Aeroméxico Flight 576

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Aeroméxico Flight 576
An AeroMéxico Boeing 737-752, similar to the aircraft involved in the hijacking.
Hijacking summary
Date 9 September 2009
Summary Hijacking
Site Cancun en route to Mexico City
Passengers 101
Crew 3
Fatalities 0
Injuries (non-fatal) 0
Survivors 104 (all)
Aircraft type Boeing 737-852
Operator AeroMéxico
Registration EI-DRA
Flight origin Cancún International Airport
Destination Mexico City International Airport

AeroMéxico Flight 576 was a Mexican domestic passenger flight from Cancún to Mexico City that was hijacked on 9 September 2009. The plane was flown to Mexico City International Airport where the passengers were released. A short while later, the crew was also released and authorities detained five men in connection with the hijacking.[1] However, only one of those taken into custody was identified as the perpetrator by the authorities. The hijacker's main demand was to speak with President Felipe Calderón.[1] This has been the only hijacking for Aeroméxico.

Flight from Cancún to Mexico City[edit]

The plane, AeroMéxico Flight 576, took off from Cancún International Airport at 11:38 local time (17:38 UTC), according to flight records. It was originally scheduled for Benito Juárez International Airport in Mexico City, where it was due to land at 13:50 local time (19:50 UTC). A total of 112 people were initially believed to be on board, including Mexicans and foreigners from France and the United States.[2][3]

All passengers were released after the plane touched down in Mexico City,[1] where it was taken to the emergency apron that is a special area at the end of the airport near the runway 23L. Passengers were seen entering buses as they left the aircraft. Heavily armed security forces surrounded the aircraft as the hijackers and the crew remained on board, according to reporters on scene.

The hijackers, reported as three Bolivian men, demanded to speak with President Calderón. They claimed to be carrying a package with tape and cables, which was said to be an explosive device. The government went into an emergency meeting, in what was being described as a national emergency. At 14:37, most hostages were taken off the plane and evacuated by bus.[4]

End of hijacking[edit]

At 14:56 local time, federal police stormed the aircraft and took five men into custody, without having to fire their weapons.[5][6] The Bolivian Embassy in Mexico City denied its nationals had been involved.[7]

Soon after landing, passengers reported seeing a hijacker who was carrying a package which resembled an explosive device; however, a bomb squad's search of the plane turned up no explosive devices.[8] Televisa reported a controlled explosion of luggage at 16:00.[5]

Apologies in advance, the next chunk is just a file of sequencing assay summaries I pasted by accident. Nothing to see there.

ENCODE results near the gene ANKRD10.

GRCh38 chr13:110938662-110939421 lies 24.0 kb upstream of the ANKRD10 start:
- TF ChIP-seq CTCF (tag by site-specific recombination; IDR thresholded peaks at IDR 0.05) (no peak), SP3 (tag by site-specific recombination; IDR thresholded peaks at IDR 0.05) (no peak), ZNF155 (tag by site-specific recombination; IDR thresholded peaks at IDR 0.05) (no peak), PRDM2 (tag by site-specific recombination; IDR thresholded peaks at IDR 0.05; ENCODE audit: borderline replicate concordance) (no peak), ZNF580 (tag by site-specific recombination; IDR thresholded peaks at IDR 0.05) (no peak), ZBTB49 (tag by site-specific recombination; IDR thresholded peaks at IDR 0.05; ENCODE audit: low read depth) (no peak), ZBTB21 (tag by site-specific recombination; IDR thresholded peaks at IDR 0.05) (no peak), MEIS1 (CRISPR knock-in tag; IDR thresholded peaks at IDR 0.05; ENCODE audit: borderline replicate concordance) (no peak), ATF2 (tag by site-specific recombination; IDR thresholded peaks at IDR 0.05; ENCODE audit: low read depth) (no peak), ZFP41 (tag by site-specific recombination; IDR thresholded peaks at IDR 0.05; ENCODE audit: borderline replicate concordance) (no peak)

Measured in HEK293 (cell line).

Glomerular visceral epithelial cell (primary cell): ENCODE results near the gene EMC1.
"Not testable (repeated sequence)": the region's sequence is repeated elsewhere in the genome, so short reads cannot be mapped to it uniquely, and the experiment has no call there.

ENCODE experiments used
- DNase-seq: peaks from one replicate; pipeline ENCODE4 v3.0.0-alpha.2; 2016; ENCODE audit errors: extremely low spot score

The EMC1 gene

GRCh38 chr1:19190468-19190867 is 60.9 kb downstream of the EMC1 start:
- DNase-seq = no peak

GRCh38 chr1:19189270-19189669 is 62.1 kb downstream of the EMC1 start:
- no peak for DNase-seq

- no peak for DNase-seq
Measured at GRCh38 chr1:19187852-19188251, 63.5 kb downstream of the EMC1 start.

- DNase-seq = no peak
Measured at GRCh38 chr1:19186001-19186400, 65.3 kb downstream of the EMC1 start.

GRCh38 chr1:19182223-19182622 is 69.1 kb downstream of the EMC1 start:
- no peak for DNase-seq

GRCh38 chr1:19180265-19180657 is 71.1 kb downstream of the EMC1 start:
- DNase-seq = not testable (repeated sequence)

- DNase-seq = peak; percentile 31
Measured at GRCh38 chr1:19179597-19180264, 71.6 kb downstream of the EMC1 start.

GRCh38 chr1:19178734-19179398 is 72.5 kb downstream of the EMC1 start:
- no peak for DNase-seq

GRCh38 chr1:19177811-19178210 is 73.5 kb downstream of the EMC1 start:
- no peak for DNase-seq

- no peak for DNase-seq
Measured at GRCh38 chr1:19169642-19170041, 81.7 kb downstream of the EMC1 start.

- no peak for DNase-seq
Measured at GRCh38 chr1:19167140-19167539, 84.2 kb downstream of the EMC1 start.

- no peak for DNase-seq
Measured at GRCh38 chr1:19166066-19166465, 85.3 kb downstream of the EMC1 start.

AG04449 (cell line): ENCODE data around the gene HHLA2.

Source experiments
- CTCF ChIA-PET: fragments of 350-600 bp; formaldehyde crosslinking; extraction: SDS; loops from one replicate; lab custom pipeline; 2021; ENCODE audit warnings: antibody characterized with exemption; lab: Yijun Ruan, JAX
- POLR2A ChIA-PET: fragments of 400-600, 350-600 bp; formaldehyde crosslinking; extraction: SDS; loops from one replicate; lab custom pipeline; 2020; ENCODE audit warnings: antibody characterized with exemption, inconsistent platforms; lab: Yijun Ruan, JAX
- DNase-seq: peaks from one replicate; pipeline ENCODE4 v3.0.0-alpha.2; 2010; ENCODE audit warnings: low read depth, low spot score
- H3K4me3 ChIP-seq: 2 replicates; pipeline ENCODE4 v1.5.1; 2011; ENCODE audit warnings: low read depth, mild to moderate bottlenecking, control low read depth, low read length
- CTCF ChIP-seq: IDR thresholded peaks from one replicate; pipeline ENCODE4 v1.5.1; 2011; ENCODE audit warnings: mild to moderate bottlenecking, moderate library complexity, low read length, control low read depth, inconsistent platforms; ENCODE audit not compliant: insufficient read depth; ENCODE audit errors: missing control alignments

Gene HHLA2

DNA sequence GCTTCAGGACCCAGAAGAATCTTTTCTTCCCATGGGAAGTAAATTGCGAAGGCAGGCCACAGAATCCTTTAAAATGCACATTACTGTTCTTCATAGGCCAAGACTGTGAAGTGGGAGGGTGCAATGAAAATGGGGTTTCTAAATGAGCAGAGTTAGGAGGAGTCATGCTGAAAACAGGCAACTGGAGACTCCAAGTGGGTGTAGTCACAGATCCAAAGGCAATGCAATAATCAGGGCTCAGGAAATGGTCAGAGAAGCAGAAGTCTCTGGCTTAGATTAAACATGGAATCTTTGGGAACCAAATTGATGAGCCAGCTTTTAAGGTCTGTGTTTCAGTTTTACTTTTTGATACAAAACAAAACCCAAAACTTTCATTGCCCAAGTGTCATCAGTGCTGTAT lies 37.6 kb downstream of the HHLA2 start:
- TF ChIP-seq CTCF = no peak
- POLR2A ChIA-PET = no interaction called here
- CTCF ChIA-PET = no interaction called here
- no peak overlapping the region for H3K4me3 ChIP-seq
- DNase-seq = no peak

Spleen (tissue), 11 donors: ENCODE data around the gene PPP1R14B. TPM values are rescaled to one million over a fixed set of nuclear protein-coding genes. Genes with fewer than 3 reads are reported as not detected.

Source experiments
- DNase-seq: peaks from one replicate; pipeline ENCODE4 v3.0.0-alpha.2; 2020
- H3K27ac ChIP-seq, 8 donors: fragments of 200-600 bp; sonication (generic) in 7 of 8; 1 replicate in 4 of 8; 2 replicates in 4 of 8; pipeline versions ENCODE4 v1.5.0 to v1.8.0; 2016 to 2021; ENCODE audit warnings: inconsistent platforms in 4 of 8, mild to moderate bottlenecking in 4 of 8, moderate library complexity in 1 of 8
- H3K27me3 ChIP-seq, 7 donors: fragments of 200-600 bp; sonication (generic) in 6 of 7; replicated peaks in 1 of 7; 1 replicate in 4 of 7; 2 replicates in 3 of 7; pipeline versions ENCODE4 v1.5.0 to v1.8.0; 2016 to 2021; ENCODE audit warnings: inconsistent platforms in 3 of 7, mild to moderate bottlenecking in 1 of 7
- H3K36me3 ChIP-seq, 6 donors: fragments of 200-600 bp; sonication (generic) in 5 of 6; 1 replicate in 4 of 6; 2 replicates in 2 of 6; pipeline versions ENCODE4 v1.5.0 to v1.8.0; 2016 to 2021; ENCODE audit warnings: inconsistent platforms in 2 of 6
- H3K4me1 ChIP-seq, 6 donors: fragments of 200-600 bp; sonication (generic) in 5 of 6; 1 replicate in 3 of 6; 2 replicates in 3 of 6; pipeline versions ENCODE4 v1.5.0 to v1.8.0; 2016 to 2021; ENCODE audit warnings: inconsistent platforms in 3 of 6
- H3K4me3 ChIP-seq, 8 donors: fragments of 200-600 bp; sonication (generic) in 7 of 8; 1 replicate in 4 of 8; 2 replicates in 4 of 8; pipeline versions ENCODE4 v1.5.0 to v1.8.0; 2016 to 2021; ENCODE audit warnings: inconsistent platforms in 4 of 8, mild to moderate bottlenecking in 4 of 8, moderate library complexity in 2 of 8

Federal Public Security Secretary Genaro García Luna, speaking at a press conference shortly afterwards, identified the individual as José Marc Flores Pereira (aka "Jósmar"), a Bolivian citizen. García Luna also reported that Flores had served prison time in Santa Cruz de la Sierra.[9] While Flores claimed divine guidance for his hijacking action, local media noted that he had a history of drug- and alcohol-related problems.[9] Flores asserted mystical, religious motives for the hijacking, claiming that the date the hijacking took place was 9/9/09, which is the satanic number 666 upside down.[8][9] A non-explosive construction consisting of two fruit juice cans, filled with dirt, and adorned with light bulbs was found in his possession.[10]

Quintana Roo State Congressman Hernán Villatoro (of the Labor Party) was on board the flight and said, in a radio interview, that the hijacker was carrying a Bible, issued a series of religious prophecies, and warned that President Calderón should not attend the traditional Independence Day festivities in Mexico City's Zócalo on 16 September because of an impending earthquake.[11]

On 19 May 2011, Flores was sentenced to seven years and seven months in prison for the hijacking.[12] After over a year of appeals, Flores' prison sentence was overturned by an appeals court in September 2012, citing evidence that Flores suffers from mental illness; instead, Flores was moved to a rehabilitation center for treatment.[13]


  1. ^ a b c "Passengers Freed From Hijacked Jet in Mexico City". The New York Times. Retrieved 9 September 2009. [dead link]
  2. ^ "Avión secuestrado transportaba turistas de EU y Francia" (in Spanish). El Universal. Retrieved 9 September 2009. 
  3. ^ "AP News in Brief". Associated Press. 9 September 2009. Retrieved 9 September 2009. 
  4. ^ "Mexico hijackers threaten to blow up plane, TV station reports". CNN. 9 September 2009. Archived from the original on 4 October 2009. Retrieved 9 September 2009. 
  5. ^ a b "Crónica MxM Secuestro del avión" [Timeline of MxM hijacking]. El Universal. Retrieved 9 September 2009. 
  6. ^ "Religious fanatic reportedly behind hijacking". MSNBC. Retrieved 9 September 2009. 
  7. ^ "Embajador descarta que secuestradores sean bolivianos" [Ambassador:possible that kidnappers are Bolivian] (in Spanish). El Universal (Mexico City). 2009-09-09. Retrieved 2016-05-21. 
  8. ^ a b "Religious fanatic reportedly behind hijacking". Associated Press. 9 September 2009. Retrieved 9 September 2009. 
  9. ^ a b c "Pastor boliviano secuestró avión: SSP" (in Spanish). 9 September 2009. Retrieved 9 September 2009. 
  10. ^ Con dos latas de jugo secuestró un avión El Universal
  11. ^ El secuestrador traía una Biblia en las manos: testigo El Universal
  12. ^ News, A. B. C. "International News: Latest Headlines, Video and Photographs from Around the World -- People, Places, Crisis, Conflict, Culture, Change, Analysis and Trends". Retrieved 27 January 2017. 
  13. ^ "Latin American Herald Tribune - Mexican Court Overturns Sentence of Would-Be Hijacker". Retrieved 27 January 2017.